Tuesday, May 30, 2017

Donald Trump's Trip to the Middle East: Bold Policy Initiatives, Diplomatic Theater or Family Business?

Trump and Saudi King Salam at GCC Summit, Riyadh, May 21st, 2017
Having returned from his first trip abroad, what exactly did Donald Trump accomplish on his visit to the Middle East?  Can we expect new policy initiatives?  Or was Trump’s trip more about image than substance?  In an area that has not received as much attention, what role did the trip play in promoting Trump Inc., namely the president and his immediate family's business interests?

Map of Trump trip to ME & Europe
Trump’s trip to Saudi Arabia and Israel, followed by a visit to the Vatican, was, on its face, a smart diplomatic move.  Visiting the most holy sites of all 3 Abrahamic faiths sent a message that each one is important to the US.  Further, Trump’s speech in Saudi Arabia, in which he referred to Islam as one of the world’s great religions, avoided the offensive comments on Islam which characterized his presidential campaign.

Trump’s call for Muslim majority countries to fight extremism delivered an important message, especially in Saudi Arabia.  The Saudi monarchy has been guilty of using its extensive oil wealth to promote extremism throughout the world, by exporting its Wahhabi ideology which fosters hatred of Christians, Shi’a, Jews, and Sufis, and the oppression of women. 

In a May 27th tweet, Trump boasted that he was “Bringing hundreds of billions of dollars back to the U.S.A. from the Middle East - which will mean JOBS, JOBS, JOBS!”  After 2 days in Riyadh, the Saudi capital, Trump predicted that, “many, many things that can happen [in the Middle East] now that would never been able to happen before.”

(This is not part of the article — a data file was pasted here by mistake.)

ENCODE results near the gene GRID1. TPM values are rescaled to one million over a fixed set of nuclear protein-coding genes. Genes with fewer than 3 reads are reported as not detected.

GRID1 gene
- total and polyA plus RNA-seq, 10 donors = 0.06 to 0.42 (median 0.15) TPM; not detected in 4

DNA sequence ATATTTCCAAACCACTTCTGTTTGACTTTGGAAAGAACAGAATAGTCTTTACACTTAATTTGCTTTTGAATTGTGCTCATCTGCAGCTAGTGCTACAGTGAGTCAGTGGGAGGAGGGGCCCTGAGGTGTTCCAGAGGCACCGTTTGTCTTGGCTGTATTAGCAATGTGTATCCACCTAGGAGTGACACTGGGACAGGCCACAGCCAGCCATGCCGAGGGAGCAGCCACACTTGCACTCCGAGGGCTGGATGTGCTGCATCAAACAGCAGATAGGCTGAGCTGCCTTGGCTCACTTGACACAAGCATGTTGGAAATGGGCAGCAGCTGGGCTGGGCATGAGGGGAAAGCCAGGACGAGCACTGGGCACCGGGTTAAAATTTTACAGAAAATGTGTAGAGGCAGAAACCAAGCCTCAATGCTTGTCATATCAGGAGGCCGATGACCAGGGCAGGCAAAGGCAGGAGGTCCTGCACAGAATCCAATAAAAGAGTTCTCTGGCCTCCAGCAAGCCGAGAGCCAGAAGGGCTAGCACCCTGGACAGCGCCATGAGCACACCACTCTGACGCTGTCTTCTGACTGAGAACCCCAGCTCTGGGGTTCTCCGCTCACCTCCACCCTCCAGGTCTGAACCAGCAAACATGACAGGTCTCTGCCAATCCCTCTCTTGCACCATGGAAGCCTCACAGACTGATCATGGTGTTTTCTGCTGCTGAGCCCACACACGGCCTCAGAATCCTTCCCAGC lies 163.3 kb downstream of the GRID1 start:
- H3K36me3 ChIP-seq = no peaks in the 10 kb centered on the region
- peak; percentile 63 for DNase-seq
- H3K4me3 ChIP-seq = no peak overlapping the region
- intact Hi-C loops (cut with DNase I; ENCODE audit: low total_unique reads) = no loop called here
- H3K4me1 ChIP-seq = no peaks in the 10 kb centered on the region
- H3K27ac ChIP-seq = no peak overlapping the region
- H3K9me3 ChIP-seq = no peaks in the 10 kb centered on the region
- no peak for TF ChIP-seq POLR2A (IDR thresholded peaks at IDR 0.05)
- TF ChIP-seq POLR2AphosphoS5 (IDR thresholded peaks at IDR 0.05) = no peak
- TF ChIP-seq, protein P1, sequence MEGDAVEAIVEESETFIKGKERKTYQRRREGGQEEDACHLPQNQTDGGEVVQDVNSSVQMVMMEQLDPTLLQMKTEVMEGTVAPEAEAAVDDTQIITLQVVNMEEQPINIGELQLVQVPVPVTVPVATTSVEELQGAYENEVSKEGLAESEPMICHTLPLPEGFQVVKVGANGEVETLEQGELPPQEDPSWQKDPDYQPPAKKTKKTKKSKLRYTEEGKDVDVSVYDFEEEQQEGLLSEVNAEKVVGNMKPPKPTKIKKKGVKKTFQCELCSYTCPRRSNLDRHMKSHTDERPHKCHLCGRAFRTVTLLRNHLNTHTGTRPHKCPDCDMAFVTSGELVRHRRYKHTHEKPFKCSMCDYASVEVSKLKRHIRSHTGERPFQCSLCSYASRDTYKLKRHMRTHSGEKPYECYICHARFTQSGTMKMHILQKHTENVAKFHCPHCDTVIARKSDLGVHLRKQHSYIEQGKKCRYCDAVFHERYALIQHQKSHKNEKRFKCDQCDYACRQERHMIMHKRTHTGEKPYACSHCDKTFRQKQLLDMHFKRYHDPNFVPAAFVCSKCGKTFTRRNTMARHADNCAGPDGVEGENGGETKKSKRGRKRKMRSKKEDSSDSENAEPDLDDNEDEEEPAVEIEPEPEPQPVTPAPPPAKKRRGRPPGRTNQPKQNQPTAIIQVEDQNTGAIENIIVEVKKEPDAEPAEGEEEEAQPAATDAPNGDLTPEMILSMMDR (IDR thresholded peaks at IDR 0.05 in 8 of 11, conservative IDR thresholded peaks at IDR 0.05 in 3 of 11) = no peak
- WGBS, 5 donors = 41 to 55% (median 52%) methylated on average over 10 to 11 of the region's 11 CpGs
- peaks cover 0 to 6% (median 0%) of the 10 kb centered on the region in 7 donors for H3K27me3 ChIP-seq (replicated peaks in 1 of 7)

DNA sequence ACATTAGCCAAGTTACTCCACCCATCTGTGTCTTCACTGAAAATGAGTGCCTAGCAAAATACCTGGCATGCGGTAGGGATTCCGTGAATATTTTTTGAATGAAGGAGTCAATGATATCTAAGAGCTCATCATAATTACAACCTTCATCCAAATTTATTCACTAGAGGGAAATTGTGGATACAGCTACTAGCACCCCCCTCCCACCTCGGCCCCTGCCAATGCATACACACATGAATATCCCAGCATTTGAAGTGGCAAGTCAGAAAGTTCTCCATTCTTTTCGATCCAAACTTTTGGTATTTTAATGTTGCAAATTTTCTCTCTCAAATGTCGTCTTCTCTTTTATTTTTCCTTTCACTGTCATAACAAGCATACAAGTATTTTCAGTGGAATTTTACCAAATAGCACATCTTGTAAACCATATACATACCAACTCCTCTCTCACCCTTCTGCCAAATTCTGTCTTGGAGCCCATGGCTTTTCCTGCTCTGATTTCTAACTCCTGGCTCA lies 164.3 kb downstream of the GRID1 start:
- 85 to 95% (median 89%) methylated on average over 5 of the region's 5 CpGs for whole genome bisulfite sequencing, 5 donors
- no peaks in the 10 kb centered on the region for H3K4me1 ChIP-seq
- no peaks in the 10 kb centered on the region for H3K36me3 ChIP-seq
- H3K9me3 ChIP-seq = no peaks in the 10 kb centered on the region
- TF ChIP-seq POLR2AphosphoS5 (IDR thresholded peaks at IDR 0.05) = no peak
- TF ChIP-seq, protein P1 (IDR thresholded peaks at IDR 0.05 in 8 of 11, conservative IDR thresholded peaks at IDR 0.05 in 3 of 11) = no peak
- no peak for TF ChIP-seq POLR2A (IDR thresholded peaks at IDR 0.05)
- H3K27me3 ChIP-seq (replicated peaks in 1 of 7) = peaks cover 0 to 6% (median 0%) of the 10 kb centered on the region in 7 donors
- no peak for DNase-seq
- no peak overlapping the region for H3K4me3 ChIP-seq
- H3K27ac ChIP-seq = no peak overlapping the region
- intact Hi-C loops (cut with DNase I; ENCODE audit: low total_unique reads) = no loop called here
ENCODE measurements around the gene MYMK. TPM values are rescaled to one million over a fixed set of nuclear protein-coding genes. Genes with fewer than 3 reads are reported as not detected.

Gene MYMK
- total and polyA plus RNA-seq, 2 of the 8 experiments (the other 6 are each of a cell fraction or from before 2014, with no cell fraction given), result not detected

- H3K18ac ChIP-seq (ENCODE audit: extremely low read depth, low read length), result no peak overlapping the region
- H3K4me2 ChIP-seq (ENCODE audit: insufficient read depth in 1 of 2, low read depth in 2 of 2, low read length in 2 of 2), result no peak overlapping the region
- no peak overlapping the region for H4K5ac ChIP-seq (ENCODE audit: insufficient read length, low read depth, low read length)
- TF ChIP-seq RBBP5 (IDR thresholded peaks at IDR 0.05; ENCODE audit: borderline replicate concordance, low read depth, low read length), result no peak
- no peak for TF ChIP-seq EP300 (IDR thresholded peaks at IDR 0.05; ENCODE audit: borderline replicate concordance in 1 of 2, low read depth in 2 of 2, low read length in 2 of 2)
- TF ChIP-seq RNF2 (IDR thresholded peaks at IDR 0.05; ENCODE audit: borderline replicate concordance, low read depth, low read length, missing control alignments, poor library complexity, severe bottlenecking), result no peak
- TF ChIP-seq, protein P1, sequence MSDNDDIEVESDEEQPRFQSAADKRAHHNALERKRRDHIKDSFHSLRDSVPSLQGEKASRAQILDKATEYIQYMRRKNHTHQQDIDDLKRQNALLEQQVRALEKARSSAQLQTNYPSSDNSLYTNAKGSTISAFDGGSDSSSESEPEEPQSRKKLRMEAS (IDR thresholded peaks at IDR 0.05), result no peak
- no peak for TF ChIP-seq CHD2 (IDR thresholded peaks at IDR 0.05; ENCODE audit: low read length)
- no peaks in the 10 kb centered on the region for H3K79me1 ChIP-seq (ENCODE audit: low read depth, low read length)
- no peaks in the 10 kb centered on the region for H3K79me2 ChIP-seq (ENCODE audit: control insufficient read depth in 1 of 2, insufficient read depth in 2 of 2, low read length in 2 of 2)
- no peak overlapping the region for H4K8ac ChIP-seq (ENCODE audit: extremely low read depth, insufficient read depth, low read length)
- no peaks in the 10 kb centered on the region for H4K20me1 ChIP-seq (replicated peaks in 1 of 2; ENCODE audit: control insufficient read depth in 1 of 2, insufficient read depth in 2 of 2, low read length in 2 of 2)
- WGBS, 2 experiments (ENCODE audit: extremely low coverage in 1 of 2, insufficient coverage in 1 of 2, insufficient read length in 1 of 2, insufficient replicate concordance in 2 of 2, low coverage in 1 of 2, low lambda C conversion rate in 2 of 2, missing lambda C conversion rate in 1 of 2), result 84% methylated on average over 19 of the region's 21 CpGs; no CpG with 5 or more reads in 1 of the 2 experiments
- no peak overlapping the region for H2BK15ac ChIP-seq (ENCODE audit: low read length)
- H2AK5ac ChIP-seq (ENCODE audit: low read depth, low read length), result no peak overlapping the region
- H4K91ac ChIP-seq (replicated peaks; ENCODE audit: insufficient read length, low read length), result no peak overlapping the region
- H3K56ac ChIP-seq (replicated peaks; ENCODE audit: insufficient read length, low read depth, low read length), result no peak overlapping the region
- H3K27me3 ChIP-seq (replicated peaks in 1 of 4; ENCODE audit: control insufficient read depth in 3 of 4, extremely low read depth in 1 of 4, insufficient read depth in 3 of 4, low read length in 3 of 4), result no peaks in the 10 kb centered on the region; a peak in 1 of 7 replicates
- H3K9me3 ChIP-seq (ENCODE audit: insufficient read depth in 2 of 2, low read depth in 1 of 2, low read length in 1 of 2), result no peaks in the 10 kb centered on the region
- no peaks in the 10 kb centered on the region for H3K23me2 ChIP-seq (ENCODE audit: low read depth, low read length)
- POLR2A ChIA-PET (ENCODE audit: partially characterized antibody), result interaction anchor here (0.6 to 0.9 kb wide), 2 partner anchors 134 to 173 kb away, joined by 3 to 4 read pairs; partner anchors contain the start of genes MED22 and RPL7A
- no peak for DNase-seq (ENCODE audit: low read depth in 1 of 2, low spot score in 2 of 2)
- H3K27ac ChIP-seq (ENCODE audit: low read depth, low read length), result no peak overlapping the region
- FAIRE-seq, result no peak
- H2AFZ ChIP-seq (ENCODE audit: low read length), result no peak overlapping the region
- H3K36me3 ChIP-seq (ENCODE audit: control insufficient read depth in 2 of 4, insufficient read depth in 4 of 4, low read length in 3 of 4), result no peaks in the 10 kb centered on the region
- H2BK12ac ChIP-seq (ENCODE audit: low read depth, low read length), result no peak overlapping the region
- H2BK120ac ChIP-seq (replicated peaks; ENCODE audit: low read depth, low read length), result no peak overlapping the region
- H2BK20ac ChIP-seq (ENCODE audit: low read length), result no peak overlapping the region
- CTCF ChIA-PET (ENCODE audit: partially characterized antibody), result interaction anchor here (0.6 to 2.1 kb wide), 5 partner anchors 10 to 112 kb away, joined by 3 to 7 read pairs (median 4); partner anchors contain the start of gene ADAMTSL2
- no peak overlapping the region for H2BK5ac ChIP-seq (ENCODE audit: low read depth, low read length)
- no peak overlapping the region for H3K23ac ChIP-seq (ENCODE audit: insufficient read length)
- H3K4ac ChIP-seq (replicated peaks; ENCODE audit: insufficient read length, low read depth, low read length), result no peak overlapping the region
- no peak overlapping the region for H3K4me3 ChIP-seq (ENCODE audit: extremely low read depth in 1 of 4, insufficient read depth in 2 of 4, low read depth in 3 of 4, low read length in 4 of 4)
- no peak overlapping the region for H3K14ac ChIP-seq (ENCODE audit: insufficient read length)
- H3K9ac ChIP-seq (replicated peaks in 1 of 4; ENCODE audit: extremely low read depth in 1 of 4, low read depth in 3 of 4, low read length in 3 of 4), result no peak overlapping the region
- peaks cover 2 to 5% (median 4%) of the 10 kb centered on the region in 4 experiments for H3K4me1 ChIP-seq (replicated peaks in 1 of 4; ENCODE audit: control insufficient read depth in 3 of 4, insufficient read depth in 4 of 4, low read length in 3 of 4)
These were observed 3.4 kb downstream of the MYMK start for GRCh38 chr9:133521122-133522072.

During his trip, Trump also noted, "We have before us a rare opportunity to bring security and stability and peace to this region and to its people." (http://www.politico.com/story/2017/05/22/trump-begins-israeli-visit-with-levity-238662).  On the Israeli-Palestinian dispute, Trump noted that the crisis is “not as difficult as people have thought over the years.” 

So what exactly was accomplished?  Clearly, US companies benefitted from a large number of arms sales and military infrastructure projects in Saudi Arabia.  Deals signed with General Electric and Lockheed Martin were part of a larger package of contracts with American corporations amounting to an estimated $110 billion.  The White House indicated that the new contracts would provide Saudi Arabia with fighter jets, radar, and anti-missile defense systems.

Whether Saudi Arabia, the 5th largest arms purchaser in the world, needs to upgrade its defense capability to the tune of $110 billion is doubtful.  Many see Saudi purchases as a way of bribing the US to support it in its regional Cold War with Iran and increasing its influence in Washington.  
King Salman awarding Trump the Collar of Abdulaziz Al Saud
Awarding Trump the kingdom’s highest order, the Collar of Abdulaziz Al Saud, during the trip was bizarre given his June 2016 Facebook comments that Saudi Arabia wants “women as slaves and to kill gays,”  (https://www.washingtonpost.com/news/worldviews/wp/2017/05/19/trump-once-denounced-saudi-arabia-as-extremist-now-hes-heading-there-to-promote-moderate-islam/?utm_term=.e4483739906f), and criticism of the Clinton Foundation for accepting money “from such countries" (http://time.com/4785714/donald-trump-saudi-arabia/).

One of the more innovative and less reported results of the trip was the discussions between Stephen A. Schwartzman, head of the Blackstone Group who was appointed chair of the White House Strategic and Policy Forum, and the Saudi deputy crown Prince, Muhammad bin Salman, head of the Saudi Public Investment Fund.  Although Schwarzman’s contacts with Saudi Arabia began 13 months ago, they are just bearing fruit now.